I’m a baker, not a fryer

It's been a long road

short order cook
Back before there were blogs (honest; I promise this is true) my little company website had a kind of diary of newsletters, updated roughly once a month, and delivered by hard-coded HTML tables. It looked, I fancied, a little like an index card file 1 with little tabs at the top for the various dates, and some fancy backgrounds in the cells that showed you which month you were looking at. I was really quite proud of it, even though each new month meant a flurry of cut-and-paste as I rearranged the tab cells around. So I was primed to like this new-fangled weblog stuff, and adopted it with alacrity.

First I played with Nucleus CMS, which I’m happy to see is still going strong. Then I had a brief fling with Tinderbox, a much under-rated programme that in the end I gave up on because I couldn’t get anyone else at work interested, and I didn’t use it enough on my own to keep paying the fees. Tinderbox really is rather wonderful, and I know I barely scratched its surface. Worth remarking here is that a website that originates from Tinderbox is (or was) completely static. So no worries about databases or any of that. I had no idea at the time that I’d be looking back at static HTML sites with enormous fondness.

I abandoned Nucleus CMS and Tinderbox for WordPress quite early on, round about WP 1.3, and loved that WP let me do do so many seemingly complicated things so easily, the natural result of clever people being encouraged to share their cleverness. Lately, however, WordPress has been turning into more and more of a liability; it regularly crashes my server, goes into a funk and slows down alarmingly, and opens the door to all kinds of (in)security paranoia. A cyber-pal says that's because the clever people aren't quite as clever as they think they are. Maybe so, but the real downside is that it is now so complicated and beyond my competence that I am hopelessly unable even to ask the right questions to start fixing it. When things went belly-up elsewhere, and I had a week more or less spare, I switched this site over to Octopress, and I’m super happy with that.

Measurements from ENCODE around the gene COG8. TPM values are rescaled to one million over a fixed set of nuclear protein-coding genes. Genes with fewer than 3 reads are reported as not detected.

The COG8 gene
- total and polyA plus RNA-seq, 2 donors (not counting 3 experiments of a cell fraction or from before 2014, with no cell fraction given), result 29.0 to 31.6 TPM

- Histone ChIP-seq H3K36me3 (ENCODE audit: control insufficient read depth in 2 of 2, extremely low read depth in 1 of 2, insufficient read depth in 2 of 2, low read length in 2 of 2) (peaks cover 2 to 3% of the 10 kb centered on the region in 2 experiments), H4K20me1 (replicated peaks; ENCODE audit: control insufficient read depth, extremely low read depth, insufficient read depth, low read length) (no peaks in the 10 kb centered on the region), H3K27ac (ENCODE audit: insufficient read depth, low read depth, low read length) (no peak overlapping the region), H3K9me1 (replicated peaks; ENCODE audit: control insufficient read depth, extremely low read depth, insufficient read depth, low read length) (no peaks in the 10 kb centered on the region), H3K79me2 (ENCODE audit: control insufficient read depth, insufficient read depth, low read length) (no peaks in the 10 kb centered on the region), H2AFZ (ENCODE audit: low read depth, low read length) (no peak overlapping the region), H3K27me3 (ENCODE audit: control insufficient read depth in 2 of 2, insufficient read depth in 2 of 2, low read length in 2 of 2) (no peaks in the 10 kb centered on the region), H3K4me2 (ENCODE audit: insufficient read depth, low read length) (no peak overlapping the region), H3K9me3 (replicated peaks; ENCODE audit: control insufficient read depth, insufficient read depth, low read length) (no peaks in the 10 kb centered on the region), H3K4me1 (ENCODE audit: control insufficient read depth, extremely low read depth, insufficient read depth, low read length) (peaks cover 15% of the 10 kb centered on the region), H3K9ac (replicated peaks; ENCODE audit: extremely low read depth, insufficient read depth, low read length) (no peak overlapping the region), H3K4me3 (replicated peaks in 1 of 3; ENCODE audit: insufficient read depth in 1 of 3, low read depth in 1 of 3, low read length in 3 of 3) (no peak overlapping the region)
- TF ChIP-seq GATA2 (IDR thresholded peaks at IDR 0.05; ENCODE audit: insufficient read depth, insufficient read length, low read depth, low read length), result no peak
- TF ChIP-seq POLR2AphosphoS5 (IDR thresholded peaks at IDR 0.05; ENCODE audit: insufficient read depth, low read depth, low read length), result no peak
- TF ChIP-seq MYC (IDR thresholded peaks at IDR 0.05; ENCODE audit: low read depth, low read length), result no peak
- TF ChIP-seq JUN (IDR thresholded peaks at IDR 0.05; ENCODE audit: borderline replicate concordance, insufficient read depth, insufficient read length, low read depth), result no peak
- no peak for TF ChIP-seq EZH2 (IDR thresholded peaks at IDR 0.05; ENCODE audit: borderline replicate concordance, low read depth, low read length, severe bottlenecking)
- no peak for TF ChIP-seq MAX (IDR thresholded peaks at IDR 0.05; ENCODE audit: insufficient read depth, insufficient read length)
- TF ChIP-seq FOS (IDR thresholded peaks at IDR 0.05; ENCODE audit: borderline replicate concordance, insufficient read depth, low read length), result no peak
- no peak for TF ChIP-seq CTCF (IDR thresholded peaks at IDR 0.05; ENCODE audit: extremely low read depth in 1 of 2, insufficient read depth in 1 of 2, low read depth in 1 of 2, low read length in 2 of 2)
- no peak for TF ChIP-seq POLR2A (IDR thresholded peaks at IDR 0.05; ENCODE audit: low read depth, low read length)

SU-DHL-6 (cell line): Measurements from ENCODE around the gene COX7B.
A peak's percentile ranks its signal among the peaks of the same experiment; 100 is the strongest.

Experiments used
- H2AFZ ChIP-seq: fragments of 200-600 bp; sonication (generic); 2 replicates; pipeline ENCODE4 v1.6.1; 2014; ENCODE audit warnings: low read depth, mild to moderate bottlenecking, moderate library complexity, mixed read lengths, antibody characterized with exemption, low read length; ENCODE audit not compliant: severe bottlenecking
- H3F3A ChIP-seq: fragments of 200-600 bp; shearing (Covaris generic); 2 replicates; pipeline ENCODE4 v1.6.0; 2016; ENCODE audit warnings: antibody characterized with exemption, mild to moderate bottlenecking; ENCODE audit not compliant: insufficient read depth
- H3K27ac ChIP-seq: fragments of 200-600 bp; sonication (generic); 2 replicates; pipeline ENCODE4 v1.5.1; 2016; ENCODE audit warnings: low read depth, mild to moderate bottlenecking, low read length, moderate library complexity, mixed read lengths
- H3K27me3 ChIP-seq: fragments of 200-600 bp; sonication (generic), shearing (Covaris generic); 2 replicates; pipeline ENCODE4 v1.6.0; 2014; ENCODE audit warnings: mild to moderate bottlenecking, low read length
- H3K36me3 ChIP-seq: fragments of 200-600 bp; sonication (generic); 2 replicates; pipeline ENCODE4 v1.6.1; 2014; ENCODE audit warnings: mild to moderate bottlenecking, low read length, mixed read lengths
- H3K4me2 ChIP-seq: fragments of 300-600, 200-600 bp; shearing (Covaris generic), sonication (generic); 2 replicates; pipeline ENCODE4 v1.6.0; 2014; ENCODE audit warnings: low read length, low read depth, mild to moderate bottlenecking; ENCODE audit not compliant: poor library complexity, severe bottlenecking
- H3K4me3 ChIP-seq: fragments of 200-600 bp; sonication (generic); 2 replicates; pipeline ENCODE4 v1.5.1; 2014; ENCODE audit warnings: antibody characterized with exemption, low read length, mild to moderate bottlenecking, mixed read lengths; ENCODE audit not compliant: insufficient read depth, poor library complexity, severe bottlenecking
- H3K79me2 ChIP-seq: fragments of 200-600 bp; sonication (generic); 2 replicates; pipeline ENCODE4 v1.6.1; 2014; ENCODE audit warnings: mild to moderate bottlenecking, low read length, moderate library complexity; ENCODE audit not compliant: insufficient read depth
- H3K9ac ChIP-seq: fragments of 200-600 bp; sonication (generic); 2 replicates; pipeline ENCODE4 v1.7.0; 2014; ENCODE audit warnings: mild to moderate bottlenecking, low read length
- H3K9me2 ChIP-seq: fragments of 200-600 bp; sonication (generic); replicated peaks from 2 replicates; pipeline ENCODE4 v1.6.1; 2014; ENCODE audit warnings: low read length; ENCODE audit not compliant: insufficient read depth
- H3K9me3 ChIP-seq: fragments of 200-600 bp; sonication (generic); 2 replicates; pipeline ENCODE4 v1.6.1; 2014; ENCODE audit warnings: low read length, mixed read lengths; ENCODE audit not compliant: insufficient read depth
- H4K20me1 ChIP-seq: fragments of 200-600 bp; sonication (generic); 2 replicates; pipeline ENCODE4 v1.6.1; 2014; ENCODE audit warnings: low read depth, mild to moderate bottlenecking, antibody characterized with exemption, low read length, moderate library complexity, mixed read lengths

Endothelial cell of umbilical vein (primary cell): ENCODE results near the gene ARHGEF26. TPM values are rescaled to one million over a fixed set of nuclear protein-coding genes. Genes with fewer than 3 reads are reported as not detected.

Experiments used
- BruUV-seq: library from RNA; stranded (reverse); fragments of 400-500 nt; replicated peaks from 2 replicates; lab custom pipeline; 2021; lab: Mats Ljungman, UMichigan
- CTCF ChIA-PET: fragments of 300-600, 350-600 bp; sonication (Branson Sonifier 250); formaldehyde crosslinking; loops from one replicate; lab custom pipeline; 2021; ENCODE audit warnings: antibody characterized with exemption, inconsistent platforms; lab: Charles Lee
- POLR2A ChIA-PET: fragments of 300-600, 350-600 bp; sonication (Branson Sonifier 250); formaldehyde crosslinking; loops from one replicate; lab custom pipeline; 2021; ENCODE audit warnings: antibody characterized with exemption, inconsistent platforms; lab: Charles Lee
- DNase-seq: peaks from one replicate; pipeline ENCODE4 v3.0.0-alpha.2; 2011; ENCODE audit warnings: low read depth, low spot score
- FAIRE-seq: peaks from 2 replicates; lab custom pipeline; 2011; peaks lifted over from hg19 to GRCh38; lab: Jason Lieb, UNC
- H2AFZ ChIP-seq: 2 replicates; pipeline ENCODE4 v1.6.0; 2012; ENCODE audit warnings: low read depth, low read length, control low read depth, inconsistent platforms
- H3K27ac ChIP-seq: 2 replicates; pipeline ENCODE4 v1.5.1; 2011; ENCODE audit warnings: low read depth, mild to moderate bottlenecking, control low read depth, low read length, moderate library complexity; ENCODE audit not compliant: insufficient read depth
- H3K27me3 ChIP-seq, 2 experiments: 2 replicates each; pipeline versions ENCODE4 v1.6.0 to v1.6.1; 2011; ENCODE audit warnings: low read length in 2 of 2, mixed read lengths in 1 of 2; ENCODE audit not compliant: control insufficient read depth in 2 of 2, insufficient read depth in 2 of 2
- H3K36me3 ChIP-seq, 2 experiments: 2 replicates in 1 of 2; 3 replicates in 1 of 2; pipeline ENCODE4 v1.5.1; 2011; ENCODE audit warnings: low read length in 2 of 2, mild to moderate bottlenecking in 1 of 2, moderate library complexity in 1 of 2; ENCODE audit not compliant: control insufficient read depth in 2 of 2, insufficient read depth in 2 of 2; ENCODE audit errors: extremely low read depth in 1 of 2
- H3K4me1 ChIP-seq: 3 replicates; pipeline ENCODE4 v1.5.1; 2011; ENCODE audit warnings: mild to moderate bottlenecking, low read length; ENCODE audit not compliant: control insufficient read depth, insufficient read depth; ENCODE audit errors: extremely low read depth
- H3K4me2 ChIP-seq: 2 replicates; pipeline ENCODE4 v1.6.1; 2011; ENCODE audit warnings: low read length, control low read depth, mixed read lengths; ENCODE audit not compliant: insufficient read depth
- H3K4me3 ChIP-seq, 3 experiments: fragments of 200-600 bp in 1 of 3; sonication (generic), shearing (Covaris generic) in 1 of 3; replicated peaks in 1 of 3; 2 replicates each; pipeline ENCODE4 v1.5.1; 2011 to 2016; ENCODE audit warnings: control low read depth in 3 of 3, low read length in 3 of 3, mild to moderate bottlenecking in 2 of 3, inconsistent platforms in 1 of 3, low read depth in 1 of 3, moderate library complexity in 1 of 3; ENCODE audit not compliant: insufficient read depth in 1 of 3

It wasn’t until I started tidying relict posts from the ancient past, though, that I realised that I had come full circle, and was once again serving fully-baked sites.2 This time, though, thanks again to the cleverness of others, I don’t have to do the cut-and-paste of updating myself. I just have to write the stuff — which was always the point — and the software does the rest. Workflow remains more complicated than it was with WordPress and Marsedit, but at least I can agree with Aaron on this:

Some people seem to think that I want to bake because of perfomance. Honestly, I don’t care about performance. I don’t care about performance! I care about not having to maintain cranky AOLserver, Postgres and Oracle installs.

I’ve no idea what an AOLserver or an Oracle install is, although I have heard of Postgres. I just know that now I don’t have to deal with them either, at least not now that everything’s set up. And if I could find a good way to move the big blog somewhere else, I would.

Because I don’t need to be stood here like a frazzled short-order cook.3

  1. Not that any of the youngsters know what that looks like. 

  2. At which point, in addition to linking to Aaron Swartz’s Bake, Don’t Fry post, I should also link to what Mark Bernstein, author of Tinderbox, had to say in response. Note, chums, this was from 2002, when fried sites were just getting going. 

  3. Photo by atmtx on Flickr. 

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